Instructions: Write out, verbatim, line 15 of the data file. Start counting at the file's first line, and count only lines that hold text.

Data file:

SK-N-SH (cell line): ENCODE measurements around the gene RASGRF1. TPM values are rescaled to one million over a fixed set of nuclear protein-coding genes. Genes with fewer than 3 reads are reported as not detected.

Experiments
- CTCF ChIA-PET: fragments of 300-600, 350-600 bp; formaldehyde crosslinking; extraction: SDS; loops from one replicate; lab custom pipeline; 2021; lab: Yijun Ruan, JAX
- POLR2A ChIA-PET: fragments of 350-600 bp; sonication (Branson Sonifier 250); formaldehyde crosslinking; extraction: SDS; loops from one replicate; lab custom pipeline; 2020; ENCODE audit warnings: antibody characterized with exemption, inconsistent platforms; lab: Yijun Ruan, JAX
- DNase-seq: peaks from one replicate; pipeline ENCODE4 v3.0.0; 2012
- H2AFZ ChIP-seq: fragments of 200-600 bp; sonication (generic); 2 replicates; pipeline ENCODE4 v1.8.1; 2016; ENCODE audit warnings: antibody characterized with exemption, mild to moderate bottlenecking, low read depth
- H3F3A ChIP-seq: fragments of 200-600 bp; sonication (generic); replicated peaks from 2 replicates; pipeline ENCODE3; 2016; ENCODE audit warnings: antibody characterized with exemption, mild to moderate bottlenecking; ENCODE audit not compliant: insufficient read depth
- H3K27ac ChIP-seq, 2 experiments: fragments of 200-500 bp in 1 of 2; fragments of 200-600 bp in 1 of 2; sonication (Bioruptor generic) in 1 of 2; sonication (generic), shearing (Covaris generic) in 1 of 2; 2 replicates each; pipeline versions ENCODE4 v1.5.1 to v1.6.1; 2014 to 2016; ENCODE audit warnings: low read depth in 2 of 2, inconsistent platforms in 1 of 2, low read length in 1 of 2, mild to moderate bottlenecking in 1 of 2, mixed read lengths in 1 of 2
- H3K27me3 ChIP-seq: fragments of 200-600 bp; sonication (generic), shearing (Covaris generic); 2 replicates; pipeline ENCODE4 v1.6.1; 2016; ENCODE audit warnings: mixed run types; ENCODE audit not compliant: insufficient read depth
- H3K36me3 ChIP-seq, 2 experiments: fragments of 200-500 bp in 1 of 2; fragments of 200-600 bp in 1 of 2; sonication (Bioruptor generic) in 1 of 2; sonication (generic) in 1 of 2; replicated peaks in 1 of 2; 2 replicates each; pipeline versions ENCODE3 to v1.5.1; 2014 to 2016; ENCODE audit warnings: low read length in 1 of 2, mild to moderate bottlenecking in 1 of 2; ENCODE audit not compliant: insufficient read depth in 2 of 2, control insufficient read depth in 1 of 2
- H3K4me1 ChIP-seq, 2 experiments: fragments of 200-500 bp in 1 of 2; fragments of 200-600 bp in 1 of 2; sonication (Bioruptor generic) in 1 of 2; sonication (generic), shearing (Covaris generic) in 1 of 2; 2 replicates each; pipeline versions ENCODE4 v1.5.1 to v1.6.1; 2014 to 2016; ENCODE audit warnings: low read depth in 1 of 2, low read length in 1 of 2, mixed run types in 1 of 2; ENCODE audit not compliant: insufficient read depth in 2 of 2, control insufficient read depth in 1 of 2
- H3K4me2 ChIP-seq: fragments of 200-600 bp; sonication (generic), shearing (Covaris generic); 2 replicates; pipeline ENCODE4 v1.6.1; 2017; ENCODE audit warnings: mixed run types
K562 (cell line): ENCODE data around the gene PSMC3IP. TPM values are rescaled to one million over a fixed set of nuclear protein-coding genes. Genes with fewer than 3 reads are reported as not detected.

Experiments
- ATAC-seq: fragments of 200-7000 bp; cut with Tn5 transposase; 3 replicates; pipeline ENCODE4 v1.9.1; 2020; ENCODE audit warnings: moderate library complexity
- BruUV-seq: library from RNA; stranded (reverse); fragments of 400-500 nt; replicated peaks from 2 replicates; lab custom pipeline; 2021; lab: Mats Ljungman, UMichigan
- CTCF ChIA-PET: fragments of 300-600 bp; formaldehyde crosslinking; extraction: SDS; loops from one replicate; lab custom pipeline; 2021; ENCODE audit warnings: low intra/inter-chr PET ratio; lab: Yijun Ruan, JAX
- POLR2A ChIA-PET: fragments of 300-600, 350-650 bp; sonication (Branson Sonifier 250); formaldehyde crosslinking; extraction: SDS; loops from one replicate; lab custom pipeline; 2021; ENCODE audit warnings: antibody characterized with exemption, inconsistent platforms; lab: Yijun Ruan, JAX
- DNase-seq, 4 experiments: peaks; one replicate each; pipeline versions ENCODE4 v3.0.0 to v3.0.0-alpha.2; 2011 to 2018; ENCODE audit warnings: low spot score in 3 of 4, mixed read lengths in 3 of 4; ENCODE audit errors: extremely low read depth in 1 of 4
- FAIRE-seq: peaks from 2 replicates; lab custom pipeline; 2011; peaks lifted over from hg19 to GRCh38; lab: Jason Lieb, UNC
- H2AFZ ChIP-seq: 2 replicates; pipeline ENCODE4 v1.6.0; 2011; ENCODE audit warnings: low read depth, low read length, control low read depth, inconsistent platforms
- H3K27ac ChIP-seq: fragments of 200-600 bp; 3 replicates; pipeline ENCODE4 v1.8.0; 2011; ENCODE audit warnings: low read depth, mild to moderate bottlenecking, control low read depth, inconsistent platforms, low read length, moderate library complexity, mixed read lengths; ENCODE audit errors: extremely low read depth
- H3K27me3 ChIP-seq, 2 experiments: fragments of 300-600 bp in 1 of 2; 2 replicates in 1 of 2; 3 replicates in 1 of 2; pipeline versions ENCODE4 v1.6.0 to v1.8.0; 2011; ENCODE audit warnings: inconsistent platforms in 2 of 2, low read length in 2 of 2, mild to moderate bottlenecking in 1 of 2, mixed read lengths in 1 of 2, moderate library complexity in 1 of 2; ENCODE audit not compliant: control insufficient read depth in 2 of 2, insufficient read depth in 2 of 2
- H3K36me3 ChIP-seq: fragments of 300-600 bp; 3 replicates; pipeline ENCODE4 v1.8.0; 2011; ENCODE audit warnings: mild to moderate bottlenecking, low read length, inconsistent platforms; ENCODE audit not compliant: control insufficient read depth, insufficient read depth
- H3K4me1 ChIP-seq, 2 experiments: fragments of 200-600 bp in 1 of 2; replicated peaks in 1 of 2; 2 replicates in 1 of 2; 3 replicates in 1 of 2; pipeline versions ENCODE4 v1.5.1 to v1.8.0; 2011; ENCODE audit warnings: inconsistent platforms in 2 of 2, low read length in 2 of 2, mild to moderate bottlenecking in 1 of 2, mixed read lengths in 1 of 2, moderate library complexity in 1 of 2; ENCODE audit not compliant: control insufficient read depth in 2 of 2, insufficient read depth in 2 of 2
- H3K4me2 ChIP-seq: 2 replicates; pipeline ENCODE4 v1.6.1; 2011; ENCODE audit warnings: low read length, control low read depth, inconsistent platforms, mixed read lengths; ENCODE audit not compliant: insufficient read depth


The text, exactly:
- ATAC-seq: fragments of 200-7000 bp; cut with Tn5 transposase; 3 replicates; pipeline ENCODE4 v1.9.1; 2020; ENCODE audit warnings: moderate library complexity